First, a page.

COLUMBUS, Ohio (Sept. 24, 2018)–During the past four years, Battelle scientists and their colleagues at The Ohio State University Wexner Medical Center (OSU) have shown the world that patients with spinal cord injuries can regain movement in their paralyzed limb using the Battelle NeuroLife® system. In a new paper published in the prestigious international journal Nature Medicine they are demonstrating how their advances might help the NeuroLife system emerge from the laboratory and enter the homes of users.
Battelle’s brain-computer interface neurotechnology, called NeuroLife, began in 2014. Surgeons at OSU implanted a chip called the Blackrock Utah Array into the brain of the study participant, a young man suffering from quadriplegia following a diving accident. The chip receives neural signals from his brain and sends them to a computer. NeuroLife’s machine learning algorithms decode the participant’s intended movement from the neural data. When the intent to move is decoded, the system sends electrical stimulation to a multi-electrode sleeve on the subject’s arm that provides electrical stimulation to the appropriate muscles to evoke the desired movement.
The current NeuroLife system is used in a controlled laboratory setting, but many hardware and software advances necessary for it to operate in a home environment are in development now at Battelle.
“This is a critical question we’re focused on answering,” said Dave Friedenberg, a Battelle statistician who leads the NeuroLife Machine Learning team and is a co-author of the paper. “What needs to happen for this system to go home with users in the future?”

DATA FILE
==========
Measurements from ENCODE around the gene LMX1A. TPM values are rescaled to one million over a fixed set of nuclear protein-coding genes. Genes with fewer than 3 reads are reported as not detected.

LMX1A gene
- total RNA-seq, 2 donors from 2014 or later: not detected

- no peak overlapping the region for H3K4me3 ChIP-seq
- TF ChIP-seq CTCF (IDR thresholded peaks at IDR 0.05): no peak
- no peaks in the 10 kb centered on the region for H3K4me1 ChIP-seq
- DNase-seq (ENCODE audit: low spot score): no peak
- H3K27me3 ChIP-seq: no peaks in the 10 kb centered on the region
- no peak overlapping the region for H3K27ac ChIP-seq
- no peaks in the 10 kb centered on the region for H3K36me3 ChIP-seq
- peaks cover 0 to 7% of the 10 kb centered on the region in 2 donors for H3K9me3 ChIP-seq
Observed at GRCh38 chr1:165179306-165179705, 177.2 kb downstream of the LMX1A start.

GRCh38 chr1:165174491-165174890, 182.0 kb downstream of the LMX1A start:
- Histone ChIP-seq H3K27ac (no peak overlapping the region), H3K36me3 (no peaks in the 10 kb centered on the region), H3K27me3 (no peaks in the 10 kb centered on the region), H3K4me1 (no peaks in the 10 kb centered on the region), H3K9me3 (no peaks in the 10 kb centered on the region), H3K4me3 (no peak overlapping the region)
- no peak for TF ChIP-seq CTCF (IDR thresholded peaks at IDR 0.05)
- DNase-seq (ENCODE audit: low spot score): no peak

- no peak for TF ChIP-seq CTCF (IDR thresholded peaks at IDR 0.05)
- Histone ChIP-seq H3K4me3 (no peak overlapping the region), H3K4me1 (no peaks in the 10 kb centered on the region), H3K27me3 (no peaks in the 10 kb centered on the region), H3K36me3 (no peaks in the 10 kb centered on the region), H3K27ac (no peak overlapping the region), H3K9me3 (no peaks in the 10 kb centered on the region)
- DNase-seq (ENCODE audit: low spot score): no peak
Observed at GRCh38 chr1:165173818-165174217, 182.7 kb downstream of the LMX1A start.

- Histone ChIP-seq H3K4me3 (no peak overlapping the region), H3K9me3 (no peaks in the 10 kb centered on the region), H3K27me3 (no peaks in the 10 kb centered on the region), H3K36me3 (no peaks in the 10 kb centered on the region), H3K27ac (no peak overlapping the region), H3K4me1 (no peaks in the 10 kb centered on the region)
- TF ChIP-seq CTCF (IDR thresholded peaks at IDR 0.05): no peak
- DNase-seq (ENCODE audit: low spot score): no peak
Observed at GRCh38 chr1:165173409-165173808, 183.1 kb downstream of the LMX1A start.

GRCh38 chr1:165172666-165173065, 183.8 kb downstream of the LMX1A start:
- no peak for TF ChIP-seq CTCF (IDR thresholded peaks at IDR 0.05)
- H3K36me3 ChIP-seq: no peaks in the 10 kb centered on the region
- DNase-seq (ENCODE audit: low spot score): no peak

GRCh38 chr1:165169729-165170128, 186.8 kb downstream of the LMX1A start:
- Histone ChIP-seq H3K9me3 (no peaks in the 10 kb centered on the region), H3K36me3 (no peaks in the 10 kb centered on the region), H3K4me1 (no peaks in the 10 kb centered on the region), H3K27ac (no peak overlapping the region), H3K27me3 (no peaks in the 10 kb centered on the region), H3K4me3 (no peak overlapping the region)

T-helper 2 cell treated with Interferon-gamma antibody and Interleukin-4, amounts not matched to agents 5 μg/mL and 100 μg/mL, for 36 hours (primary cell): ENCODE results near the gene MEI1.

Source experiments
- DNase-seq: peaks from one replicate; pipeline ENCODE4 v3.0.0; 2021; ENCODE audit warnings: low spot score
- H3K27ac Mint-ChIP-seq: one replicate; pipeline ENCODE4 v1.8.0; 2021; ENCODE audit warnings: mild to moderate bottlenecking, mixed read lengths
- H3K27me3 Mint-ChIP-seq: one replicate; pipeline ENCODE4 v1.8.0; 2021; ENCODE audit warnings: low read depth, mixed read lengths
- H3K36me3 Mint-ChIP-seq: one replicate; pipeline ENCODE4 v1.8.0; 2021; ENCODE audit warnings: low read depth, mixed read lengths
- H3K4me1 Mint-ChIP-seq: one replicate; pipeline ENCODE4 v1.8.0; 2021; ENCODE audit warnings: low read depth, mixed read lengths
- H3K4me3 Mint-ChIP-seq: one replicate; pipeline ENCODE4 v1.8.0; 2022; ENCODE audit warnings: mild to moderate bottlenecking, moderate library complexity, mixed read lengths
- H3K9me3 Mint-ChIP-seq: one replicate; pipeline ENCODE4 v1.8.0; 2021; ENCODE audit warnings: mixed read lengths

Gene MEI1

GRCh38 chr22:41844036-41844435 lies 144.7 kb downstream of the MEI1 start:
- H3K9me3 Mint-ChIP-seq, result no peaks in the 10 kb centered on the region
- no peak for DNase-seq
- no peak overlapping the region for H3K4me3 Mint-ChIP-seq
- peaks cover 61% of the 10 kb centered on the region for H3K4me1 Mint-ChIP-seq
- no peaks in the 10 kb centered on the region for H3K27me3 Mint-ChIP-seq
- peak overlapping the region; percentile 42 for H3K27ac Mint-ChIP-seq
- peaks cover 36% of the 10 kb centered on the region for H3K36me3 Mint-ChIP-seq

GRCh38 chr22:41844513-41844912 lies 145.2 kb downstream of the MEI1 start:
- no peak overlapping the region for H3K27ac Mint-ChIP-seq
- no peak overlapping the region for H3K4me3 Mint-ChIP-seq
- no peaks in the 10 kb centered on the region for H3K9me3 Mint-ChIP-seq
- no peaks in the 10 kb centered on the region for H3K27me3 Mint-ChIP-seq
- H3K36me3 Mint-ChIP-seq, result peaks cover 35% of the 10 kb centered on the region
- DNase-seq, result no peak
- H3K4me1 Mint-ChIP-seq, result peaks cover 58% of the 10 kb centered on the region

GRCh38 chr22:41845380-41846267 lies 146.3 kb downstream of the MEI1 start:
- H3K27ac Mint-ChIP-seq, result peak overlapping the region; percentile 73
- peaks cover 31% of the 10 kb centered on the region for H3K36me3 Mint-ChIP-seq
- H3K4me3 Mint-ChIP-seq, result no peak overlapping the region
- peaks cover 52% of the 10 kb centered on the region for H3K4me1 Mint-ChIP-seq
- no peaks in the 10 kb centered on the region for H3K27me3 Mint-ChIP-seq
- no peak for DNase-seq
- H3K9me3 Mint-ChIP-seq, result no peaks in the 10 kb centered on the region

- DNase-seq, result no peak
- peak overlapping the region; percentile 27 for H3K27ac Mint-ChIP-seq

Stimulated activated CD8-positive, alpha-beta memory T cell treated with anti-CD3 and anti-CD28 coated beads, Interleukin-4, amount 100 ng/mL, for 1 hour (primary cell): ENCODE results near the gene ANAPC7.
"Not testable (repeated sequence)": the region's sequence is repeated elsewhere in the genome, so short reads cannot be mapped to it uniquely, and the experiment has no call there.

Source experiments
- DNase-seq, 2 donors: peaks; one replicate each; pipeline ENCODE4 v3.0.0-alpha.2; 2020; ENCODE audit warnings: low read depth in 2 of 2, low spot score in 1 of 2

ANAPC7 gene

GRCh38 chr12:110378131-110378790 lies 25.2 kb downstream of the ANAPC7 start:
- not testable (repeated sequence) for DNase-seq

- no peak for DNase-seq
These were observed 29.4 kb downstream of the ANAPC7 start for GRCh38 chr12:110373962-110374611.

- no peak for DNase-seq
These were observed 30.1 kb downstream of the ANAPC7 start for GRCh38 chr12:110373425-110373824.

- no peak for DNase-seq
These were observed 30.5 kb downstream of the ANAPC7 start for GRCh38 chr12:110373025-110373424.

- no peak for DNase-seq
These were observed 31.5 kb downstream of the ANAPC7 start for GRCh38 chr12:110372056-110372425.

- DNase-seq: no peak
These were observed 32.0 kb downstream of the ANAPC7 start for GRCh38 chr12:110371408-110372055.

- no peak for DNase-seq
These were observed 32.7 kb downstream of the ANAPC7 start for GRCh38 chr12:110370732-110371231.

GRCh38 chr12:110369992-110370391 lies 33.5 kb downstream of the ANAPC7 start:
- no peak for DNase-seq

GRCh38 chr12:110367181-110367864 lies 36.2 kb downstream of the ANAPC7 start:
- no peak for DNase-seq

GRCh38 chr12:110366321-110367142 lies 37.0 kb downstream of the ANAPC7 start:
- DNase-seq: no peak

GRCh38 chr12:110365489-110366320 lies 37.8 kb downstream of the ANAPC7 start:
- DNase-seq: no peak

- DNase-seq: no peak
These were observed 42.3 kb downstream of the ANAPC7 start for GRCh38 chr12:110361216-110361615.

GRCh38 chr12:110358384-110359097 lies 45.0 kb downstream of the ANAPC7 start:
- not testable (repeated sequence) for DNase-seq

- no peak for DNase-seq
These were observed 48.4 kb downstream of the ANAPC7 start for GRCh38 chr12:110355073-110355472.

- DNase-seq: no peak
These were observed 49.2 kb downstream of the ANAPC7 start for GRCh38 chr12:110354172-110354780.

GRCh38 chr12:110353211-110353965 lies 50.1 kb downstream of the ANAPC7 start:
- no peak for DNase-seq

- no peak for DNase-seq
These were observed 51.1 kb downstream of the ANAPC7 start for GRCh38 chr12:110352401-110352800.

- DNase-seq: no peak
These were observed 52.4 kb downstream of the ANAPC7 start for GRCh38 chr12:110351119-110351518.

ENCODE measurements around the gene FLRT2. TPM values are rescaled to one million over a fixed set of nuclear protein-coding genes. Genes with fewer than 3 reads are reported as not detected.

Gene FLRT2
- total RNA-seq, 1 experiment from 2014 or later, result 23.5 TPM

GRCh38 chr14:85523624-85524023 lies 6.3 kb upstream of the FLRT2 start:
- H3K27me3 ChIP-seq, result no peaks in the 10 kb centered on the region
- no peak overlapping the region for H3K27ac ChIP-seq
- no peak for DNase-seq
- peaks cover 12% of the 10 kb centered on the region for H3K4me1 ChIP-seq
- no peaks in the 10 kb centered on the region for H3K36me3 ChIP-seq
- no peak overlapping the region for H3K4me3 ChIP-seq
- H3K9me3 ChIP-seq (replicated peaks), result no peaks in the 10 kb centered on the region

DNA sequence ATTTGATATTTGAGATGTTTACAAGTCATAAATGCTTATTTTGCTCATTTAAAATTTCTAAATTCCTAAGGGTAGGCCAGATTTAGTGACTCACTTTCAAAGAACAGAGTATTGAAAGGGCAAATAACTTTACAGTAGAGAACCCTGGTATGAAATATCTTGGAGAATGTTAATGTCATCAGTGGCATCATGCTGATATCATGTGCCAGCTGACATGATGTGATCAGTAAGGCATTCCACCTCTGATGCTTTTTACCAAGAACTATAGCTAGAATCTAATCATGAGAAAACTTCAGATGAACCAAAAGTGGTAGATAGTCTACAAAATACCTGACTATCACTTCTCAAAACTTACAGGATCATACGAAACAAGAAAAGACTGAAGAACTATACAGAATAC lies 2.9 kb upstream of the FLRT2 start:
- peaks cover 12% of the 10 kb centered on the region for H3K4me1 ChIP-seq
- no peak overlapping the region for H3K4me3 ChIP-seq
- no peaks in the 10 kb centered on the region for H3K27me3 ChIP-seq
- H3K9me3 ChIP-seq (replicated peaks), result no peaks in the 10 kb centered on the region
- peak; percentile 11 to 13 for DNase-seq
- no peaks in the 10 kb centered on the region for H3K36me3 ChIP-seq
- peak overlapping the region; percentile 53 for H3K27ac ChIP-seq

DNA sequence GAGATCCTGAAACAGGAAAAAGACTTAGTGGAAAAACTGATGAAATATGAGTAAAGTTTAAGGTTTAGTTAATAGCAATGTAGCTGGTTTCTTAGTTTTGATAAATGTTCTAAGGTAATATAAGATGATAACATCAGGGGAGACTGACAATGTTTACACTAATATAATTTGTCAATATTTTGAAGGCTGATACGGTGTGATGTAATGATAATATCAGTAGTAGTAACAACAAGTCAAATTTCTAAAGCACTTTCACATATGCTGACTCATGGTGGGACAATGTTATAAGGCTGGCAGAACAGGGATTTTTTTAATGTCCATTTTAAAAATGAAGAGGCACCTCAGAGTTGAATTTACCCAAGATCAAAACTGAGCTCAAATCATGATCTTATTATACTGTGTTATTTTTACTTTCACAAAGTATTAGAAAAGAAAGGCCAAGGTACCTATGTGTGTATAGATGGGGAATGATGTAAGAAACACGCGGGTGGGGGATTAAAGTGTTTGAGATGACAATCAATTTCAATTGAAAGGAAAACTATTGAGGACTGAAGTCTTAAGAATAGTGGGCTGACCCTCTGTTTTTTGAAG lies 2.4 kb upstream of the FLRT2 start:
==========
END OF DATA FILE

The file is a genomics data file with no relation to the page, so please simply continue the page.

Necessary advances to enable NeuroLife home use include making the system smaller and more rugged, with high accuracy, rapid response times, multi-functionality and short setup times.
The Nature Medicine paper from the NeuroLife team introduces a novel deep neural network decoding framework aimed at increasing system usability to facilitate the transition of the technology from the lab to the home setting. The neural decoding component of Battelle’s NeuroLife system—the algorithm that translates patterns of brain activity into intended user action—currently limits several desired system characteristics because it requires recalibration every session, with considerable time commitment from the user and the technical team.
In the paper, researchers show that their new decoding method displays highly accurate performance, can sustain this performance for over a year without daily recalibration, responds faster than a current state-of-the-art method that requires greater set-up time, and can increase the number of available functions. They further demonstrated that the study participant could use the decoder to control electrical stimulation of his paralyzed forearm, allowing him to accurately manipulate three common everyday objects.
Surveys conducted by the University of Pittsburgh and the University of Michigan indicated that potential users prioritize high accuracy, minimal daily setup, rapid response times and multi-functionality. “Our paper shows that neural decoders can be designed to help meet these potential end-user performance expectations and advance the clinical translation of the technology,” said Battelle statistician and lead author Michael Schwemmer.
Every day, the people of Battelle apply science and technology to solving what matters most. At major technology centers and national laboratories around the world, Battelle conducts research and development, designs and manufactures products, and delivers critical services for government and commercial customers. Headquartered in Columbus, Ohio since its founding in 1929, Battelle serves the national security, health and life sciences, and energy and environmental industries. For more information, visit www.battelle.org.
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